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Workshop of Daniel Miguel Sanchez
José Luis Valentín, 1996, Puerto Rico
Santos, painted wood carvings of saints, represent one of the oldest living traditions of religious devotion practiced by Hispanic Americans.
SANTOS: Substance & Soul is a bilingual national traveling exhibition that interprets the artistic and cultural character manifested in the creation and use of santos.
A powerful expression of Latino heritage and tradition, santo making has flourished in the United States from the 16th century to the present. This exhibit will reflect the Smithsonian Institution's recognition of the cultural significance of devotional Latino art.
Audiences nationwide will have an opportunity to see the materials and techniques used in the creation of santos, illustrated through objects, artifacts, graphics, and photographs which provide a visual landscape of this important artistic tradition.
The exhibition will feature many bilingual elements, including an interactive educational website, a program catalog, brochures and handouts, demonstrations by master santeros, and educational programs for children. Preliminary plans are underway for a symposium exploring issues on preservation, history, cultural and social identity, and science presented in the exhibition.
The Archangel Gabriel, Ecuador, 18th century
Stapleton Collection, National Museum of American History.
Photograph and xeroradiograph
Exhibition Fact Sheet
SANTOS: Substance & Soul will examine the richness and diversity inherent in the artistry of santo making in Latin America and the United States. The Smithsonian Center for Materials Research and Education (SCMRE) will offer audiences an interpretation of these cultural icons enriched through their examination by chemical analysis, X-ray imaging, microscopy, and other technical study. The focus of the exhibition SANTOS: Substance & Soul is the integration of scientific research into the study of cultural expression as related to the creation and use of santos.
This exhibition will center mainly on the cultural traditions of two of the largest Latino populations in the United States, from New Mexico and Puerto Rico, but will also include santos from Central and South America, and the Philippines as points of reference. The main objective of SANTOS: Substance & Soul is to celebrate a vibrant cultural heritage, reflecting both traditional and contemporary trends in santo making.
Bilingual text panels with graphic illustrations and photographs will complement the 40 objects from the National Museum of American History, the de Saisset Museum, the Albuquerque Museum, the Museo de Arte de Ponce, the Spanish Colonial Arts Society, the Millicent Rogers Museum of Northern New Mexico, and a private collection. In addition, interactive computer displays will allow exhibit viewers and Internet browsers to view additional information on santo materials, including paint, gold leaf, and wood, and the craft techniques of creating santos; technical and analytical research; microscopic images; historical research and context; religious and devotional meanings; and much more.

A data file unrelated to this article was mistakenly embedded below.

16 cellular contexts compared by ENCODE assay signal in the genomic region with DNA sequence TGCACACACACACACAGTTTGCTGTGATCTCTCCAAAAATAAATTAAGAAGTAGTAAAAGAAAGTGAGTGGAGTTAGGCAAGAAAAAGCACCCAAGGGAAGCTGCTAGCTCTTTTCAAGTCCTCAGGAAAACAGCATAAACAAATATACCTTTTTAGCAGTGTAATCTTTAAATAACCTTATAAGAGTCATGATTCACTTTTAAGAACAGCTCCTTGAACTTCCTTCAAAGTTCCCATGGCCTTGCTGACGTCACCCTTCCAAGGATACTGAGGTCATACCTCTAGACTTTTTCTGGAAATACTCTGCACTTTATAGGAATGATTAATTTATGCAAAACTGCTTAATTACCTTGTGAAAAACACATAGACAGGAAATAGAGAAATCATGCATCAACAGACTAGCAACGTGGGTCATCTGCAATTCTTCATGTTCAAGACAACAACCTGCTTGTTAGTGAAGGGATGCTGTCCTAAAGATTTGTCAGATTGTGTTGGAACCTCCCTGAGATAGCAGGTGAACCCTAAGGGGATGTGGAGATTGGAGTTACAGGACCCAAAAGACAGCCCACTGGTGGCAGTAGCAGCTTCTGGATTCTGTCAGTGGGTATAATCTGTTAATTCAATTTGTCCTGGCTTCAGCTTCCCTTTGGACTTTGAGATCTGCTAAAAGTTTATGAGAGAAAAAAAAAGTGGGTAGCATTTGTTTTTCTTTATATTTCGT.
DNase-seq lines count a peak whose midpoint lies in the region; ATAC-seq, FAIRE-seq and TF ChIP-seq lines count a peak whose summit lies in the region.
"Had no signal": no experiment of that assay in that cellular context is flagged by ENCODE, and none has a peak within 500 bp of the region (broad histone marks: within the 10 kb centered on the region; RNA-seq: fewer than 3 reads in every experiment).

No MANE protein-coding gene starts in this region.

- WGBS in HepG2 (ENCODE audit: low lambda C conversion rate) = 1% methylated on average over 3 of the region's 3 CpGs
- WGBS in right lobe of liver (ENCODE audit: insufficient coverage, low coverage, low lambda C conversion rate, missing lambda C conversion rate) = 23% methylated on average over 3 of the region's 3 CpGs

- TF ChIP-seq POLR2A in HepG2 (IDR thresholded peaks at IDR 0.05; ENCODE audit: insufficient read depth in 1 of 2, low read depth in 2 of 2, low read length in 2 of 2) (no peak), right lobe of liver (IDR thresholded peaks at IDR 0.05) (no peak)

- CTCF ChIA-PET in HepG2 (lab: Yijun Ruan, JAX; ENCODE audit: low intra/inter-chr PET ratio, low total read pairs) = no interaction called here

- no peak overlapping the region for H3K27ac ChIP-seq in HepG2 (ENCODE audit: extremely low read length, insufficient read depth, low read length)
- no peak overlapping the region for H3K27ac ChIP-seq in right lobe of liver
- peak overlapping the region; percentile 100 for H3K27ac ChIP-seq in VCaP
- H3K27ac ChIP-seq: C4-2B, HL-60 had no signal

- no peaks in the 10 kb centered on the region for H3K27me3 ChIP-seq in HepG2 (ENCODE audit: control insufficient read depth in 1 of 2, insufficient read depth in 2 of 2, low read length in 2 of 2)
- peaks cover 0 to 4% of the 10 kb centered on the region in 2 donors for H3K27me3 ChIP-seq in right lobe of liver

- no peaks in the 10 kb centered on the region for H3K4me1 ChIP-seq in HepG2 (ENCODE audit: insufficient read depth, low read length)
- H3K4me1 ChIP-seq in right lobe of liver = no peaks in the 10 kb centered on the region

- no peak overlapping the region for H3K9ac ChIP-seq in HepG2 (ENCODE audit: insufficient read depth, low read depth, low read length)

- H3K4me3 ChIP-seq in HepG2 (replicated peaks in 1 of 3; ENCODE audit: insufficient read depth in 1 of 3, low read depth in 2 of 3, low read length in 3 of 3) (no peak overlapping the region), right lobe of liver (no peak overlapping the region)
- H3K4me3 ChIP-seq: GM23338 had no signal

SANTOS: Substance & Soul will be augmented by educational programs, demonstrations by santo makers from Puerto Rico and New Mexico, and will feature presentations and lectures on the technical and scientific techniques used for characterization and preservation.
Saint Anne with the Virgin and Christ Child
Puerto Rico, 17th century
Vidal Collection, National Museum of American History
Photograph, microscopic cross section, xeroradiograph
September 17, 2000 - March 31, 2001
Arts and Industries Building
June 22, 2001 - November 4, 2001
National Hispanic Cultural CenterAlbuquerque, New Mexico
December 14, 2001 - June 9, 2002
Museo de Arte de Puerto Rico
San Juan, Puerto Rico
Northern Mexico, 18th-19th century
de Saisset Museum, Santa Clara University
Photograph, close-up and photomicrograph illustrating fine tool work on the gold leaf surface
St. Benedict of Palermo, Brazil, 18th-19th century
Simmons Collection, National Museum of American History
Microscopic view of wood cells provides for scientific identification of the wood species.
The Virgin as Divine Shepherdess,
José Rafael Aragón
New Mexico, mid 19th century
National Museum of American History
Holy Child of Cebú, Philippines, 19th century
National Museum of American History